Before You Send Flowers, Here Are 5 Unique Sympathy Gift Ideas
The best condolence gifts for grieving loved ones
What should you send to a grieving friend or family member when someone dies? Sincere offerings can bring comfort and help ease burdens during this difficult time. Flowers are nice, but there are far more personal and meaningful options. Many grieving family members get bombarded with flowers, making them feel overwhelmed. Some say they would prefer not to receive something that will die in a short amount of time. They are already immersed in grief over a loss. Instead, it’s best to contribute something useful, sincere, and personal to help ease their pain.
Here are 5 unique funeral gift ideas instead of flowers
In Lieu of…
In some cases, families will send an announcement stating exactly what they would prefer instead of flowers. Check the obituary first to see if they wrote something like, “In lieu of flowers, please donate to our favorite charity.” If you can’t find the obituary, try checking the funeral home website or calling the funeral home directly. They may have information regarding the family’s preferences. Do the detective work yourself before reaching out to the family directly. They will likely be consumed with funeral arrangements. If you make a donation on the deceased’s behalf, mail a card to the family with the details of the contribution. Here’s a helpful article from the Funeral Help Center for more information on funeral gifts and donations.
Sure, Hallmark has a whole section of sympathy cards that anyone can buy for a person in mourning. But handwritten cards or letters can help survivors feel less alone and more connected to the person who has passed. You could even organize a group of people to provide handwritten letters which include their fondest memories of the deceased. Once you have a stack of letters, it is easy to have them bound into an inexpensive book. This will help survivors to keep the memories of their loved one alive. They can flip through the pages anytime they want to remember the person they lost, taking comfort in knowing they touched so many lives. This article by Very Well Health provides wonderful insight as well as a template to get you started on your handwritten letter.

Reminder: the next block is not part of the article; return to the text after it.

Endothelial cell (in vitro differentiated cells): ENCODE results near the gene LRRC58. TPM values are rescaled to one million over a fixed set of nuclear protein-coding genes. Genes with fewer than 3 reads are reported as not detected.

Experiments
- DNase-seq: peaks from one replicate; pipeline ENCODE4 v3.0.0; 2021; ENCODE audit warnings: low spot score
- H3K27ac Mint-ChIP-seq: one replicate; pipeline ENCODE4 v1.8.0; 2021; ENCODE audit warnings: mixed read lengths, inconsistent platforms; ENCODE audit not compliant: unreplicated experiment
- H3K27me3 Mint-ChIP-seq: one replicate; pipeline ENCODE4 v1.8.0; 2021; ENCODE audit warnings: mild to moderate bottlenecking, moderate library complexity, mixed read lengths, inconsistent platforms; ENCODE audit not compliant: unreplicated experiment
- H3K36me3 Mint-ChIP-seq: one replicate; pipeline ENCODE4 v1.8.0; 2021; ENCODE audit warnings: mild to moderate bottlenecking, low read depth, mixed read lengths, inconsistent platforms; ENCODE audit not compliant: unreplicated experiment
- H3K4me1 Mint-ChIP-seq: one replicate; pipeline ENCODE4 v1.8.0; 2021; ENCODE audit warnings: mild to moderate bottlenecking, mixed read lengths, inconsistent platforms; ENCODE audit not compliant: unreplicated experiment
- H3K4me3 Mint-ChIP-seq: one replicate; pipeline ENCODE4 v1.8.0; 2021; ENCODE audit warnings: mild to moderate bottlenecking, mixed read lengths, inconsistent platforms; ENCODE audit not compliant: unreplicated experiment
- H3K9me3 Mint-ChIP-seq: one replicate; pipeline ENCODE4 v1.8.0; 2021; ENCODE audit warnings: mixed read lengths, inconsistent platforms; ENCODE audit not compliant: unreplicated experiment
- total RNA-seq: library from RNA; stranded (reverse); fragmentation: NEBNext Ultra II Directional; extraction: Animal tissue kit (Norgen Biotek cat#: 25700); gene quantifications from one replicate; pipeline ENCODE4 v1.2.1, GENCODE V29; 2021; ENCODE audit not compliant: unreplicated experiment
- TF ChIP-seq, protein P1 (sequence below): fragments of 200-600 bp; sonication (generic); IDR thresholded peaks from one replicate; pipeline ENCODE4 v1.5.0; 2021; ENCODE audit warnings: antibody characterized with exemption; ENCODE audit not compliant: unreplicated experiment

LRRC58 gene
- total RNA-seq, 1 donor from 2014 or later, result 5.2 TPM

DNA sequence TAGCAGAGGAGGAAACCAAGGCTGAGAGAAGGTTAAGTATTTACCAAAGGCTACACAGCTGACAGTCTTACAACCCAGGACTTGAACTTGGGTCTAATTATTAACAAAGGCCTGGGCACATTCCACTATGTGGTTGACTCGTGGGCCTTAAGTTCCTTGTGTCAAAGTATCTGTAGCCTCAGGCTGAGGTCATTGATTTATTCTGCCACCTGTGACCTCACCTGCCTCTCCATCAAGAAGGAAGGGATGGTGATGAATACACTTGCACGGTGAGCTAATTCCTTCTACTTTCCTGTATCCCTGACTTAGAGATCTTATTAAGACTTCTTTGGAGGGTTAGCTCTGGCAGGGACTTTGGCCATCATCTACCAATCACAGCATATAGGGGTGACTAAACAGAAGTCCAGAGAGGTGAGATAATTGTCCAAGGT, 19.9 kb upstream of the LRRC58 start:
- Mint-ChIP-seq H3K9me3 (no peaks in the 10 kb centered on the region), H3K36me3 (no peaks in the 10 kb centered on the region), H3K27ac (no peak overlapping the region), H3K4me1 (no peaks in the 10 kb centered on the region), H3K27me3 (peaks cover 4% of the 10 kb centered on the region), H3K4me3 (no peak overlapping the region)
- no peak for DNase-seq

A Day Off
If you have a coworker who is grieving the loss of a loved one, you may be able to donate an extra day to their bereavement leave. Many employers offer very little paid time off for bereavement, if they offer it at all. According to a Society for Human Resource Management survey, workers are offered an average of only four days off for the death of a child or spouse. Donating a vacation day could make a huge difference for someone struggling to go back to work after a loss. This is another opportunity to organize group support, asking if anyone else in the office is willing to donate one day. If five employees are able to donate, that is equal to one week of paid time off to grieve and recover. Check with your employer to see if it’s possible to donate days for bereavement leave. This could be the most meaningful gift your coworker receives.
Help with Daily Chores
After a family member or close friend dies, the world (almost cruelly) keeps spinning. Dishes pile up, dust gathers, dogs need to be walked. Taking care of day-to-day tasks can be daunting for someone who is suffering through grief. A practical offering, such as a gift certificate for a house cleaning or dog walking service, can provide relief for a mourning family. You could take this gift a step further and offer to help schedule a time for the service, with the family’s permission.
Additionally, it might be beneficial if you offer to babysit children. Offering to take them to the park for the day so their parents can tie up loose ends with an estate could ease some stress. There is often a lot of help available to families right around the time of the funeral. But they still need support in the weeks after the event is over. Reach out to the family and ask when these types of gifts would be most helpful. Some may prefer to use a house cleaning service right away, as people like to come and visit to offer condolences. Others may need it most a couple of weeks after the funeral. Let them be your guide.
Food Delivery Service
When it comes to offering food, proceed with caution. The second most common gift for grieving families is food. Like flowers, the sheer volume of food can be overwhelming. There is only so much room in a freezer to store casseroles. If you would like to offer the gift of food, consider giving it a few weeks after the funeral, when the stockpile of comfort food starts to dwindle. Instead of making a meal yourself, it’s better to offer a food delivery service, such as Blue Apron or Hello Fresh. Food delivery services can give the family the freedom to choose their own dishes. Some people have food allergies or dietary restrictions. A meal loaded with foods they can’t tolerate will only cause anxiety. If you still prefer to offer a personal touch, ask them to give you their grocery list and go shopping for them. If they are too tired for company, offer to leave it at the door for them with a note. A restaurant gift card might come in handy as well. For more on the etiquette of sympathy meals, here is a handy guide.
The best gifts for families who have suffered a loss are personal, heartfelt, and useful. Giving one of these unique sympathy gifts can provide much-needed support and comfort to grieving families who have lost a loved one.
Opal Cremation is honored to serve Southern California through providing service with compassion. Our all-inclusive direct cremation package and grief services support our community during challenging times. For more information on how Opal Cremation can help you, visit our blog or contact us directly.